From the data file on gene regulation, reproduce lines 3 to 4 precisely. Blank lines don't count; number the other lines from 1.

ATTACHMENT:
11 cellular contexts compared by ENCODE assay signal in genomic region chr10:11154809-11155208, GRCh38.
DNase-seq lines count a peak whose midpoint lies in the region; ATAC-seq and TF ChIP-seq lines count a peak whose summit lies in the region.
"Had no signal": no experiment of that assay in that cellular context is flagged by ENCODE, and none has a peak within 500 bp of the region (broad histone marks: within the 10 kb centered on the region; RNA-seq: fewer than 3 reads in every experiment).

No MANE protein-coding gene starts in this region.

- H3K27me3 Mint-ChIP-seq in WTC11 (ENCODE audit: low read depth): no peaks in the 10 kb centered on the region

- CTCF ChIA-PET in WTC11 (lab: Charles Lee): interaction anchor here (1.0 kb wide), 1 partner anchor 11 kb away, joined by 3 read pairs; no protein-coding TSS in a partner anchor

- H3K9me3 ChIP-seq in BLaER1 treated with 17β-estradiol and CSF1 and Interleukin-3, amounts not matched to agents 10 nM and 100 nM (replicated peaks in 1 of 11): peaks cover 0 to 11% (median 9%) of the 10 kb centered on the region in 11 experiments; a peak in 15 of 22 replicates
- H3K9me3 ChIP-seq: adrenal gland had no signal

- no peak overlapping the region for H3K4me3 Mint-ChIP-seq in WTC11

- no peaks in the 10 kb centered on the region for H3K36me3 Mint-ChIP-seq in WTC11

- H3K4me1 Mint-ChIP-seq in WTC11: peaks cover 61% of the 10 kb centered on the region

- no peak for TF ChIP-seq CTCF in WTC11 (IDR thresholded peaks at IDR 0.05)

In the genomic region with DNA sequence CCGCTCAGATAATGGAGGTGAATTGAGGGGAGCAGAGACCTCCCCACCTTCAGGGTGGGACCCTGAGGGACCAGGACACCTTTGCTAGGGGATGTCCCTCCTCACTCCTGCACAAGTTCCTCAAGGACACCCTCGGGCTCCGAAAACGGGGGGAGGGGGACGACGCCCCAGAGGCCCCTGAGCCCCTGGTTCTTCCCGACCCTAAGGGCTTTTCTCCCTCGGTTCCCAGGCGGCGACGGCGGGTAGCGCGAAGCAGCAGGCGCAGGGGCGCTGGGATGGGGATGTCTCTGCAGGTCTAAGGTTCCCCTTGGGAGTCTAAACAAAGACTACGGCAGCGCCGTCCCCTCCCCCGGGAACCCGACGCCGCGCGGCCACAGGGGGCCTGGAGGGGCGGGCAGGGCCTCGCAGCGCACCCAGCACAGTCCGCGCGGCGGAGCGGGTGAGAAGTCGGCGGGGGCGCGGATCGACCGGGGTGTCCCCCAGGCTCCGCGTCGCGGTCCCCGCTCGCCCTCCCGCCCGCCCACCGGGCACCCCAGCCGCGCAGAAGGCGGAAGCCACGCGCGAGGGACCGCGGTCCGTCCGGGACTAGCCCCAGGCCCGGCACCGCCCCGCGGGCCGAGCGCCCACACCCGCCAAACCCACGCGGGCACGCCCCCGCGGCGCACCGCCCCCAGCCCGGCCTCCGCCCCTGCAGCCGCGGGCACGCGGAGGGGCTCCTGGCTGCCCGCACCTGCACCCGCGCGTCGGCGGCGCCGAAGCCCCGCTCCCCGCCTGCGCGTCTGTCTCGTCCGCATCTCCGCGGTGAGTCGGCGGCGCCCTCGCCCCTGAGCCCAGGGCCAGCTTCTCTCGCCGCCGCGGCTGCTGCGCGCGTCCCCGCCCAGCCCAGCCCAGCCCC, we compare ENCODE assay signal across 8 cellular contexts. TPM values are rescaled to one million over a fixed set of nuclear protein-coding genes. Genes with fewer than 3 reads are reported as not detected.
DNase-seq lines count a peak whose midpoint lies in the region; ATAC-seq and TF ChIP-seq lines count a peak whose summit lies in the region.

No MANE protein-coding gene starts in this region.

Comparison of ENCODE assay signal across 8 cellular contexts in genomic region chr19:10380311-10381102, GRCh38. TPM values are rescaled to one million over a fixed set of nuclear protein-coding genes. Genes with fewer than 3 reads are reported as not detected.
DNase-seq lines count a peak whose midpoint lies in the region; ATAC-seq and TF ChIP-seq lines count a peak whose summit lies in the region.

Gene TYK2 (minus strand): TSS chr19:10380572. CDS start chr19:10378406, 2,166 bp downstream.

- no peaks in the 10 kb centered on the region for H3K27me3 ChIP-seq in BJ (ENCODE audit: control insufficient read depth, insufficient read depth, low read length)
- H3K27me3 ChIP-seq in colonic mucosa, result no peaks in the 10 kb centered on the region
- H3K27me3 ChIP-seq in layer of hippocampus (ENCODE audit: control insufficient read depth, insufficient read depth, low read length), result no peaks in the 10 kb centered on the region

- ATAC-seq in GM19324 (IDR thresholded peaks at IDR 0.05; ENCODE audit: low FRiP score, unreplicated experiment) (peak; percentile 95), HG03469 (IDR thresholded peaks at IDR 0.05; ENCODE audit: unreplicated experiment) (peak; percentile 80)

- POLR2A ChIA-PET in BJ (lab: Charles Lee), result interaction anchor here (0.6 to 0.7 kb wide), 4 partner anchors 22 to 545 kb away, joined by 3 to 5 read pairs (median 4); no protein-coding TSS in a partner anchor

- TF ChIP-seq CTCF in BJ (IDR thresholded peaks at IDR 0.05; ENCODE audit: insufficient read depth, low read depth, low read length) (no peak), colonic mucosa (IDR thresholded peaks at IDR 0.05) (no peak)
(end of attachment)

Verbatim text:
"Had no signal": no experiment of that assay in that cellular context is flagged by ENCODE, and none has a peak within 500 bp of the region (broad histone marks: within the 10 kb centered on the region; RNA-seq: fewer than 3 reads in every experiment).

No MANE protein-coding gene starts in this region.